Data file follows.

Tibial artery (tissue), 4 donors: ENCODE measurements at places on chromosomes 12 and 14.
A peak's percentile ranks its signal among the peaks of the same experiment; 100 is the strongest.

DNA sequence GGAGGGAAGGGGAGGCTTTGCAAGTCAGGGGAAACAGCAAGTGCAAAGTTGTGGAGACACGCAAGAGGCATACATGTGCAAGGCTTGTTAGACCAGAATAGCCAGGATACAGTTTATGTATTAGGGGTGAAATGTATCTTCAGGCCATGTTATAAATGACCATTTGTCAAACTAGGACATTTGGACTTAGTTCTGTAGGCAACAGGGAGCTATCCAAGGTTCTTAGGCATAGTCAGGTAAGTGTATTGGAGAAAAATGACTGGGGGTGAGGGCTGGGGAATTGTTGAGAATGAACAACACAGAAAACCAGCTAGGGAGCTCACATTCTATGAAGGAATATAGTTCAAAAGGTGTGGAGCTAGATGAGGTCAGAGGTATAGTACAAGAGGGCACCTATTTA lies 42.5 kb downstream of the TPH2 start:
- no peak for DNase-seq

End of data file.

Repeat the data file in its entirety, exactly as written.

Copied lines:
Tibial artery (tissue), 4 donors: ENCODE measurements at places on chromosomes 12 and 14.
A peak's percentile ranks its signal among the peaks of the same experiment; 100 is the strongest.

DNA sequence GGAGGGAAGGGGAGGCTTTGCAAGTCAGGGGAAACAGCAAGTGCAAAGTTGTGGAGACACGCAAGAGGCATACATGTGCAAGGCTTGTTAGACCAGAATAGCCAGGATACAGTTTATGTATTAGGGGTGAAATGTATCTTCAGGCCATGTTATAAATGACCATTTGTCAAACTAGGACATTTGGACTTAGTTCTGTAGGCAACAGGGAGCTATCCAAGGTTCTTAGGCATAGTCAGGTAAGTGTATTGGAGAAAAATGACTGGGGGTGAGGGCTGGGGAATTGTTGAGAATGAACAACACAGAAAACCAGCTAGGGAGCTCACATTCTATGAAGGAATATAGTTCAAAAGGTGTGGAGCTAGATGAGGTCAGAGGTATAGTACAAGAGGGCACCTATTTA lies 42.5 kb downstream of the TPH2 start:
- no peak for DNase-seq